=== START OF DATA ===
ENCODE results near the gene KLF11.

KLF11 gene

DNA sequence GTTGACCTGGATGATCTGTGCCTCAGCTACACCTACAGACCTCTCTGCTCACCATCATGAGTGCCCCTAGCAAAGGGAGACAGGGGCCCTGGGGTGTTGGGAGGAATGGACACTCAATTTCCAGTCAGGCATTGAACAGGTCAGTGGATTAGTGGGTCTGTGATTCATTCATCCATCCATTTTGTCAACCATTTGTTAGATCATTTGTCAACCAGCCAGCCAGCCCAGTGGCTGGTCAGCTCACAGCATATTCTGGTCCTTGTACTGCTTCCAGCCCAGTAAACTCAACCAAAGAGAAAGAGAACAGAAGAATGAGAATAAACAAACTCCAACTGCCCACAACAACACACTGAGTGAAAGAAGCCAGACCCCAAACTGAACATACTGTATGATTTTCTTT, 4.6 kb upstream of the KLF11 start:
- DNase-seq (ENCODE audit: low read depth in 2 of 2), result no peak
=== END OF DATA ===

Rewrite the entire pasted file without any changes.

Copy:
ENCODE results near the gene KLF11.

KLF11 gene

DNA sequence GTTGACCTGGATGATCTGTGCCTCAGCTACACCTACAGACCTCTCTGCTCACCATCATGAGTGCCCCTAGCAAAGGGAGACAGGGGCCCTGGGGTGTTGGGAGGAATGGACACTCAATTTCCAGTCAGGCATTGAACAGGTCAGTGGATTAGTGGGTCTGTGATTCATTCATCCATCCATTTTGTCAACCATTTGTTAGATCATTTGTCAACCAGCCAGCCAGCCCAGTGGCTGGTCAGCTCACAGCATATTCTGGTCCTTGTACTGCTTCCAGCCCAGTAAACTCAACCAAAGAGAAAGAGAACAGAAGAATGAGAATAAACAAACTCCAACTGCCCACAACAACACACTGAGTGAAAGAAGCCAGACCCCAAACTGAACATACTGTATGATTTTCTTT, 4.6 kb upstream of the KLF11 start:
- DNase-seq (ENCODE audit: low read depth in 2 of 2), result no peak